8. What are your goals regarding your shop for the near future? 

Currently I'm exploring a couple of new ideas that I hope will be a hit and help my shop to grow. But I'm going to keep them a surprise for now, so you'll just have to keep watching and following the shop to see what’s going to happen in the near future. But ultimately my goal is to make my shop into something that will be successful, provide a source of income for my family, and to have a shop that people know for quality items at a fair price and a great customer relationship and purchasing experience.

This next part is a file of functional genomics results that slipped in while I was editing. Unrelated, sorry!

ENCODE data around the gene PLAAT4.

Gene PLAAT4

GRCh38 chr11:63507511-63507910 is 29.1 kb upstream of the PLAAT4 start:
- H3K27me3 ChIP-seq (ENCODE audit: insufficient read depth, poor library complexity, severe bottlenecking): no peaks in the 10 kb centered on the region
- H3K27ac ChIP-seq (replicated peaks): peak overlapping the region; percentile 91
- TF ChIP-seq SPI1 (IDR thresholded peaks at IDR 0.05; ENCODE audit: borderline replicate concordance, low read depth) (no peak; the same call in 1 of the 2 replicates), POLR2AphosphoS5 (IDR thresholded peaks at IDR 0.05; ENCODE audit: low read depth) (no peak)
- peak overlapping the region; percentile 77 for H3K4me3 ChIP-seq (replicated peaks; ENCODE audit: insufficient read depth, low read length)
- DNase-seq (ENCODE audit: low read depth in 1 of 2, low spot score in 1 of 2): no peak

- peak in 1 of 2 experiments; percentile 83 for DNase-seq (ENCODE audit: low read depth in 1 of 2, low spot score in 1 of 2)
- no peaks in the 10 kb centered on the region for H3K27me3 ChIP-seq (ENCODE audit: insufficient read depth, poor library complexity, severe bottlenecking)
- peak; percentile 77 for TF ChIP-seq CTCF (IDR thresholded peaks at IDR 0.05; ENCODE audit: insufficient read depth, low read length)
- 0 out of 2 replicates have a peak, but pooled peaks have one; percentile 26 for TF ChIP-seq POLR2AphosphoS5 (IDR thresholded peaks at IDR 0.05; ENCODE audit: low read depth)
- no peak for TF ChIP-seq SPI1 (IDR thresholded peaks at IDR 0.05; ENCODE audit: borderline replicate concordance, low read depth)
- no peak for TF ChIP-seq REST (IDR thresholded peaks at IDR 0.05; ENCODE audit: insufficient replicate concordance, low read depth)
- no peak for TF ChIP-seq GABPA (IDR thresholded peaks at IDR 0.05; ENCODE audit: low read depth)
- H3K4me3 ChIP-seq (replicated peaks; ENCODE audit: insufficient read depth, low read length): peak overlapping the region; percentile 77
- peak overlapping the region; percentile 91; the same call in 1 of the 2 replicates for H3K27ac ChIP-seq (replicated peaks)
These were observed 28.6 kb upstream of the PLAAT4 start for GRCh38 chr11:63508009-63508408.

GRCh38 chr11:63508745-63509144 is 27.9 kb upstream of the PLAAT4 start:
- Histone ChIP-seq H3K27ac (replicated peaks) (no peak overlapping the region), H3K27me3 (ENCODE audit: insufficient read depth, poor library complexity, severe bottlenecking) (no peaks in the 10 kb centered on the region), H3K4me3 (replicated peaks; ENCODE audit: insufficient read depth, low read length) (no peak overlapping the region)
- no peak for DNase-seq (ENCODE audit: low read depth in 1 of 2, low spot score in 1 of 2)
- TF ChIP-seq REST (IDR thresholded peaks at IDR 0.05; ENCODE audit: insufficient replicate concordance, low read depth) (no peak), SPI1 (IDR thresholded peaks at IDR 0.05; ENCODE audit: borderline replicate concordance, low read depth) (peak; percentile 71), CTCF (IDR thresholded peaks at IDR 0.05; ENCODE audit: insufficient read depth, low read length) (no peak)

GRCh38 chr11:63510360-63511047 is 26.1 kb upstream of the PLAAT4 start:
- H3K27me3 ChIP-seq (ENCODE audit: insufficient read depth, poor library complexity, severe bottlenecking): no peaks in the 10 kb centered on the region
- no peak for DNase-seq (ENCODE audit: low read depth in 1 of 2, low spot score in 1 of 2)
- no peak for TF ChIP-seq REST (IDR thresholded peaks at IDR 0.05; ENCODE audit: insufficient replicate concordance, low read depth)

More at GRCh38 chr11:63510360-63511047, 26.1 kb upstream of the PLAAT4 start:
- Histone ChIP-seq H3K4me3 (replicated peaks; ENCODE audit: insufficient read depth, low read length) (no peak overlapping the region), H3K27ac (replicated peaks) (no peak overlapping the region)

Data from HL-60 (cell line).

The SPS Team will surely stand on the lookout for Samantha's surprises and we suggest you do the same! We also wish her the best of luck and we hope her shop will grow bigger each day!

Check out Samantha's lovely jewelry shop:


I'm Andreea and along with my husband we create "paper miracles". We make cardstock boxes of various shapes and sizes, but also other paper goodies such as die cuts, envelopes, table numbers, gift tags, coasters and more! We truly hope that you will enjoy them just as much as we enjoy making them!



  1. Such a beautiful write up and you have so much that our team members can learn from especially your time management :<)

  2. Thank you Angela :) believe me there are days when things don't go quite to plan though lol